Through May 5
Few things seem shocking on stage any longer. Audiences are so inured to nudity and swearing that an all-nude production of The Wizard of Oz might be just down the yellow brick road. Which makes the moment in Brutality of Fact (Theatre Vertigo's final season offering) when the audience collectively gasps, all the more. . . well, shocking.
Her hair an '80s fright, Maggie (Ritah Parrish) is the alcoholic black sheep of an ever-shrinking family. When her sister, Jackie (Nanette Pettit) informs her that one of her sisters died months ago, and that mother Val (April Magnusson) is moving in with Jackie, Maggie's world begins its spiral out of control.
Not that Jackie's life is much better. Despite her fervent devotion to prostelizing for the Jehovah's Witnesses ("Watchtowers, anyone?") she's battling her ex-husband for custody of a daughter who's scared of her Jesus-freak ways, and dating a predatorily fanatical Jehovah's Witness lawyer, Chris (Tom Moorman).
Written by Keith Reddin, Brutality of Fact could have been yet another dreary mediation on how addictions to alcohol or religion can drive a family apart. And while it takes on that movie-of-the-week theme at times, a frequent use of bawdy and rapid-fire black humor, mainly delivered by Parrish and Magnusson, helps the medicine go down easily.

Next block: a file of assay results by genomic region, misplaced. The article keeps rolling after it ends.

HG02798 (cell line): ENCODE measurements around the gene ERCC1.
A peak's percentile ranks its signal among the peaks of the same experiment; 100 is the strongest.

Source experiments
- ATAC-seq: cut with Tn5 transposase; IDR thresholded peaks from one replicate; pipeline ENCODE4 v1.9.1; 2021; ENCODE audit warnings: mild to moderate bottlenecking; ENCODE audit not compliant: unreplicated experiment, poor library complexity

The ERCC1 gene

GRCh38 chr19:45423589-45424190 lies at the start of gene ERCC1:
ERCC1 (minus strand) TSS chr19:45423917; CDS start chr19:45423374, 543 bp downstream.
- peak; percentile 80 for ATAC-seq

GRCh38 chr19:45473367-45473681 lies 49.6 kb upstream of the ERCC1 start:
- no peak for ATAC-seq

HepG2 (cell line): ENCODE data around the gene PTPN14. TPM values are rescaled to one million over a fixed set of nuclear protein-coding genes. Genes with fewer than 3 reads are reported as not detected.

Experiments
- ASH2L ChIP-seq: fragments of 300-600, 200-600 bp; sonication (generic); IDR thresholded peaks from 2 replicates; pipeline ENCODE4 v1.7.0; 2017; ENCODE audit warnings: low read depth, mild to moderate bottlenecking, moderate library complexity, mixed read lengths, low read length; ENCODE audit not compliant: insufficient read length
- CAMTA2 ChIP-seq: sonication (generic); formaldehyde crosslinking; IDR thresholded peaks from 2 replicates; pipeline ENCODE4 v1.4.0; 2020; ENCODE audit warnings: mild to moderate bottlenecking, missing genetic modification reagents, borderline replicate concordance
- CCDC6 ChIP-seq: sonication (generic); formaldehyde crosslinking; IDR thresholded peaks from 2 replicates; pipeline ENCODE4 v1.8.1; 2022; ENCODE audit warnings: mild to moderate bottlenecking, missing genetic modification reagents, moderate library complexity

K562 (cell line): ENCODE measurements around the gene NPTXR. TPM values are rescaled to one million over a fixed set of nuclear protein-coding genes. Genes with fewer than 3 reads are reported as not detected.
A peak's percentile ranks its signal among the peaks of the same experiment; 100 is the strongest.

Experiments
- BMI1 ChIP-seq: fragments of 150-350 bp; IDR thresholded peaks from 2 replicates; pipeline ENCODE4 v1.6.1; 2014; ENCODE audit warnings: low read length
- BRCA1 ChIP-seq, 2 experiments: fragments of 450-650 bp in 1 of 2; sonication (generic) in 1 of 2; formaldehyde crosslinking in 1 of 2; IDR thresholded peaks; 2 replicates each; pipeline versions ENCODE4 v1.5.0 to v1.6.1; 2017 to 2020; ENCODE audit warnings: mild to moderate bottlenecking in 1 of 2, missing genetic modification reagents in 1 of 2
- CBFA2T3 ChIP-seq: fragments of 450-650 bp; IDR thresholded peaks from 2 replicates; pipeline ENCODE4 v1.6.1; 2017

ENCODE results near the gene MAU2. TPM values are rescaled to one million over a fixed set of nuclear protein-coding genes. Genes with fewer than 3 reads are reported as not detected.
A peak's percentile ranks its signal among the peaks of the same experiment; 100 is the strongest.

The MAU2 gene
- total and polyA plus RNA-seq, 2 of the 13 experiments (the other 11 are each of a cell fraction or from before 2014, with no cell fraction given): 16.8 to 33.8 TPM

But beyond the trappings of the "J-Dubs" (as we used to call Jehovah's Witnesses), Brutality of Fact doesn't as much examine their religion as it does expose the frailties and insecurities which religious fanaticism hides. Ramrod prim in tied-back hair and long dresses, Pettit's Jackie isn't a showy role, even though she gets to drop to her knees in wailing prayer and pass judgment on everyone in her path; but then comes the moment. . .
Following a particularly vulgar exclamation by her mother, Jackie slaps her. Hard. And the audience broke out into nervous giggling and murmurs. Because in today's theatre scene (even more so on television and film with edits and carefully prepared stunts) rarely do you see one actor/character perpetrate actual, real, physical violence against another. All the implications this scene brings to Jackie's faith and control bubble to the forefront, and you know that of all the characters, she's the doomed one.
The acting is relatively strong across the boards, with Parrish, Magnusson, and Jennifer Healey (as a lesbian traveler) particular stand-outs. Direction by Jim Davis is unexceptional but solid, making a good use of minimalist stage. Be sure to explore the outer theatre area during intermission, and pick up the fake brochure for the play's TransGlobal airlines for some extra fun. Brutality of Fact may not rivet audiences the entire staging time, but it does contain some strongly dark comic dialogue, good performances, and one moment that shocks. How many shows do that anymore?